Mexico and South America - more manufacturing business with the US due to less production moving to China
Pakistan - coup didn't happen until 2000, mostly status quo with maybe less tensions with India
Iran - less tense, no Axis of Evil, but still pursuing nuclear technologies
Saudi Arabia - less direct ties and more frosty relations without Bush administration history there
Israel/Rest of Middle East - unclear but ripples of no Iraq War would be interesting
Balkans - 1999 Yugoslav NATO strikes never happened, United Nations Interim Administration Mission in Kosovo still established and most other events probably occurred along OTL
United Kingdom - Labour and Blair probably in a better position than IOTL without the Iraq War, but earlier mortgage bubble popping in 2006 probably just rippling overseas in 2007
Canada - no idea

Good updates so far, was quite surprised to see Rice reappear, really is interesting to see how different the career paths can go alright, as well as her potential future. Am I write in thinking there's a bit less partisanship at the moment? Doesn't seem quite as divided as of yet, but then again, we're still in the mid-2000's.
It is a mixed bag. Without the Iraq War, there is less grassroots protest movements on the left. Climate protests and then pro-immigration movements are probably the most visible. With regard to extremism, there is still the low level anti-abortion protest/crimes and conspiratorial xenophobia that persisted in our 00s, but with a smaller War on Terror, remains more visible. Institutionally, the Senate has killed the filibuster for all appointments. There is a smaller 'status quo' reversion to were Republicans are still extremely influential, but there is a mindset of "wow, we're really bad at winning the White House." This is akin to Congressional Republicans in the 80s through to the Contract for America, where in those years there was an institutional mindset that Congressional majorities were basically out of reach, so they had to work within the parameters of power. LGBT rights have progressed further in Democratic politics (mostly due to more Democratic court) and the parties are probably further apart on this than IOTL. The concept of "Wall Street Democrats" is probably more entrenched also, without the activism of the Iraq War more Third Way politics continue to prosper until at least 2005/06. Less partisanship does not always mean "better" over all.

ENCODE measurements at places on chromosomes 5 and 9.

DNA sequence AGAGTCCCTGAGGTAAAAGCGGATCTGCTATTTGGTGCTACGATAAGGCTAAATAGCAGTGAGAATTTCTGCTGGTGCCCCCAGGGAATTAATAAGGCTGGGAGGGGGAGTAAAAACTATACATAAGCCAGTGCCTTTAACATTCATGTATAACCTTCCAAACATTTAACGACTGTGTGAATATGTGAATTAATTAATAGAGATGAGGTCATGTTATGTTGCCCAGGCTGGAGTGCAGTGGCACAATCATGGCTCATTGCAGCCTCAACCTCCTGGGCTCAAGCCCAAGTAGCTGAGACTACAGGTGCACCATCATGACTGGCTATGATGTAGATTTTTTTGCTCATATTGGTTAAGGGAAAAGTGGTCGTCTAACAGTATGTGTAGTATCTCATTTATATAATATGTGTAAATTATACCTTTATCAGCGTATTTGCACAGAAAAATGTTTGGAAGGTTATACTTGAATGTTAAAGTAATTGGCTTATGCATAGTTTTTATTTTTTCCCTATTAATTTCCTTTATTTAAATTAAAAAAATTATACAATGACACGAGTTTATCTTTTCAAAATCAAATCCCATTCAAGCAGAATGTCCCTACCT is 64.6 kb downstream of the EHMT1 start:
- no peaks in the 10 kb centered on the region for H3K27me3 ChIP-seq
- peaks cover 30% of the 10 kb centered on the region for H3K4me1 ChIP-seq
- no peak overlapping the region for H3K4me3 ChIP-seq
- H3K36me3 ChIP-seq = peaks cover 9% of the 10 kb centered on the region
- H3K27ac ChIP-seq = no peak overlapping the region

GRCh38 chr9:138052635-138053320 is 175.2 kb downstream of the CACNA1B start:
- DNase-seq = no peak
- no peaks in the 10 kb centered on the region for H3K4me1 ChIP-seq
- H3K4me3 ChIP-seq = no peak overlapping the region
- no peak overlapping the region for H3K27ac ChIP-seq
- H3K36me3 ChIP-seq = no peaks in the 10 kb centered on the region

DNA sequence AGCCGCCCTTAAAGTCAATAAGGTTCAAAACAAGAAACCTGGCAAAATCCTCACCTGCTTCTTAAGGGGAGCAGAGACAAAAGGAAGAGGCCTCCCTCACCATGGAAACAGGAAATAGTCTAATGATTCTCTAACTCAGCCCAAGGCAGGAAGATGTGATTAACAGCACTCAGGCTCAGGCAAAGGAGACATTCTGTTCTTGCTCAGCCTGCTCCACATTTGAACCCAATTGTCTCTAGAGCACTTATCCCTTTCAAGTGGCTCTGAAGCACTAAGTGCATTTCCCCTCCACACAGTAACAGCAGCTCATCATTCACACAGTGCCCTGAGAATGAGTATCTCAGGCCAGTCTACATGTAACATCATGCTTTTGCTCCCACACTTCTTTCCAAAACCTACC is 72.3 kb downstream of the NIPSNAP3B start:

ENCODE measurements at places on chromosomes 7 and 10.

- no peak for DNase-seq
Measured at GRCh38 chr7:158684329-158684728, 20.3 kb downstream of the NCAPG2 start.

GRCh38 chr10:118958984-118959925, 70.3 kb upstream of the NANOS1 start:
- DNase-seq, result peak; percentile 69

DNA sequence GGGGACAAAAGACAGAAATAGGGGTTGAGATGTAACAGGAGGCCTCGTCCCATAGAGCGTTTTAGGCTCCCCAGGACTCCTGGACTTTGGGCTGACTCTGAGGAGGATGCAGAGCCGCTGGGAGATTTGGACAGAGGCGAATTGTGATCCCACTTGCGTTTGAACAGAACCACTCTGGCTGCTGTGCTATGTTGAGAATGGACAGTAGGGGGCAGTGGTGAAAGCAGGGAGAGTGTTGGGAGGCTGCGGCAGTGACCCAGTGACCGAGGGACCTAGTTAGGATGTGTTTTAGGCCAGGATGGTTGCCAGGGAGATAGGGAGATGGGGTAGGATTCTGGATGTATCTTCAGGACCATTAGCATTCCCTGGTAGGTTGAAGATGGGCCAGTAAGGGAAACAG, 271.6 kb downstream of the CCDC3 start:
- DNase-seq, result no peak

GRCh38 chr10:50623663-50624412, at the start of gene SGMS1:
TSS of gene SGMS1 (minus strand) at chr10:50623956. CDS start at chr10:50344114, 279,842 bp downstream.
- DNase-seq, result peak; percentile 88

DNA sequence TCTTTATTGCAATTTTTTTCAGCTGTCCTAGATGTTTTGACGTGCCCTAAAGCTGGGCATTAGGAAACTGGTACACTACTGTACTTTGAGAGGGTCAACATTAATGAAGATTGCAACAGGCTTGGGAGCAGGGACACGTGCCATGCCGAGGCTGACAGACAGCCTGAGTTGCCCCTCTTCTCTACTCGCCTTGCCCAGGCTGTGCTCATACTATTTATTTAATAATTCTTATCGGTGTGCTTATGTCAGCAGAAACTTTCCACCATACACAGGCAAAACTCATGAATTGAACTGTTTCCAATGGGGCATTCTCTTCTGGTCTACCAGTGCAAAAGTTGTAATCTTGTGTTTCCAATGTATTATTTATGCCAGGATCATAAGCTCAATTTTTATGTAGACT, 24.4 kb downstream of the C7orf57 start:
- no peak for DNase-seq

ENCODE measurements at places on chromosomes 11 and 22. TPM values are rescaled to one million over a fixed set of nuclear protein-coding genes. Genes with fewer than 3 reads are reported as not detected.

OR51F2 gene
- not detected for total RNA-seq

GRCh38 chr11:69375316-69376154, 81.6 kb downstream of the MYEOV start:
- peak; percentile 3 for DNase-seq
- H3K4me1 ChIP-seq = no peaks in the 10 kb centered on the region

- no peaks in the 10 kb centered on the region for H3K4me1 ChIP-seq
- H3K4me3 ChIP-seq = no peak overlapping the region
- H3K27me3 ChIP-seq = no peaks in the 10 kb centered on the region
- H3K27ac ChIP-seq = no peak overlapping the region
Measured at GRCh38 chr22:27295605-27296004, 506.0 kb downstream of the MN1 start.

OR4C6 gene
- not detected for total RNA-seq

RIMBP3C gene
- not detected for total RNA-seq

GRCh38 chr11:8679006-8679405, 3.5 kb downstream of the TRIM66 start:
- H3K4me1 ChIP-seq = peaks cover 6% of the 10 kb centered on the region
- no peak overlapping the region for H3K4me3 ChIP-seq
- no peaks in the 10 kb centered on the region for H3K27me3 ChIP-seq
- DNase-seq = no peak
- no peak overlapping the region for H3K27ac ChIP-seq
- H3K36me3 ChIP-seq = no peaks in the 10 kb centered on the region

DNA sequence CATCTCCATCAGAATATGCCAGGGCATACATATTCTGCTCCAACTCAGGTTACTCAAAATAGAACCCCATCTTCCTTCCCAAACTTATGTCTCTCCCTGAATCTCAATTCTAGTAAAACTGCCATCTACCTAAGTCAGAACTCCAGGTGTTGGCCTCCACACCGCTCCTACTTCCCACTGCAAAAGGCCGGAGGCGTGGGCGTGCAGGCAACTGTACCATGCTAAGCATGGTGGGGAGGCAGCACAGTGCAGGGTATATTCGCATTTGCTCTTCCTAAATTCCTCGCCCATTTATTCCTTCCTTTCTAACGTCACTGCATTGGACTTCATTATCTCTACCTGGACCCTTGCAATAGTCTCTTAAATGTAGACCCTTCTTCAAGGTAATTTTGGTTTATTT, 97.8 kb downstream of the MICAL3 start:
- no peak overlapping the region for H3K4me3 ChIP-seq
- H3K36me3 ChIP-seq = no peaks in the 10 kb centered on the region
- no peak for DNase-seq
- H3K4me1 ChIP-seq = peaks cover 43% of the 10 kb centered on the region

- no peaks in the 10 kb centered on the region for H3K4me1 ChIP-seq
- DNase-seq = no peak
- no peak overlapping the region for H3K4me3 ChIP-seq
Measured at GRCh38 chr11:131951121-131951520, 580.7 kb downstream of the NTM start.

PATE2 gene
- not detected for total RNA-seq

Thanks for answering appreciate it
Sure thing. Feel free to offer any input. Major international butterflies are no Iraq War and earlier but smaller housing recession. Probably other tertiary butterflies, but was trying to avoid too many choices because didn’t want to get bogged down in the weeds.
Sure thing. Feel free to offer any input. Major international butterflies are no Iraq War and earlier but smaller housing recession. Probably other tertiary butterflies, but was trying to avoid too many choices because didn’t want to get bogged down in the weeds.
Maybe climate change and energy policy would be more significant in TTL?
With seven years of Al Gore as president you'd think that both of those issues are far more front and center than they were in 1996-2004.
I reckon so, especially if stuff like the Enron Scandal happens or if the Gore administration has reason to suspect fossil fuel companies of questionable actions
@Whanztastic this TL is amazing :).

I think that Gov. Bush is going to win the Republican nomination and the Presidency. Also, I was thinking that this Supreme Court is going to be very good for everyone, especially regarding gay rights (getting an early Obergefell v. Hodges would be nice) and campaign finance (I can see Citizens United v. FEC going the other way). And outside the United States, what's going on in Latin America? I can see butterflies in Argentina (if support for Néstor Kirchner is weaker, perhaps causing him to end third in the 2003 Argentine general election) and Venezuela (with Chávez getting defeated in the 2004 recall referendum) ITTL.